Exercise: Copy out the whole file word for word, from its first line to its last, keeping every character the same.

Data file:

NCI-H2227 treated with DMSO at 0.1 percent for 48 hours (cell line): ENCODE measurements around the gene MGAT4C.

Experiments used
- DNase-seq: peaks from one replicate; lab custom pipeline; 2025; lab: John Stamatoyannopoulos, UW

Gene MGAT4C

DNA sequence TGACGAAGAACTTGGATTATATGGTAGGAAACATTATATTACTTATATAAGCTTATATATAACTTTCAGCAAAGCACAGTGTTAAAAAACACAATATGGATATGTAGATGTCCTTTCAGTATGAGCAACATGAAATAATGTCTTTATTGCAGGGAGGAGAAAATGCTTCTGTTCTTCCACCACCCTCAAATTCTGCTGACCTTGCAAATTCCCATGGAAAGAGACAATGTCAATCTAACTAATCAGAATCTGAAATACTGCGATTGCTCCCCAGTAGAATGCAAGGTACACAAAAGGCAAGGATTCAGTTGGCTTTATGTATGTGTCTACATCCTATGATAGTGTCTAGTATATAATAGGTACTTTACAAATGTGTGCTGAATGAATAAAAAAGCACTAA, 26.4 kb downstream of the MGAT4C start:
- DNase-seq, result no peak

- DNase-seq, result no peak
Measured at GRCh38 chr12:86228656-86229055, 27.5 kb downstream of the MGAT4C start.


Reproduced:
NCI-H2227 treated with DMSO at 0.1 percent for 48 hours (cell line): ENCODE measurements around the gene MGAT4C.

Experiments used
- DNase-seq: peaks from one replicate; lab custom pipeline; 2025; lab: John Stamatoyannopoulos, UW

Gene MGAT4C

DNA sequence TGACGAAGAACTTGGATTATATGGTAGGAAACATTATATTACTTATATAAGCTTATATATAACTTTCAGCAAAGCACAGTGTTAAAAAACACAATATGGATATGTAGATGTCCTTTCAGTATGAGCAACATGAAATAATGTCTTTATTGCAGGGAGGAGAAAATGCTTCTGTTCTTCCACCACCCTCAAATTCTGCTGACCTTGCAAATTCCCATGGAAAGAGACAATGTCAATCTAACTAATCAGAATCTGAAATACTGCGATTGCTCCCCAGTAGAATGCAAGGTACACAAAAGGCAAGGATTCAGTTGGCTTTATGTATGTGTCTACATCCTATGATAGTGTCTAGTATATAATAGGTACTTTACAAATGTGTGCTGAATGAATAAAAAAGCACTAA, 26.4 kb downstream of the MGAT4C start:
- DNase-seq, result no peak

- DNase-seq, result no peak
Measured at GRCh38 chr12:86228656-86229055, 27.5 kb downstream of the MGAT4C start.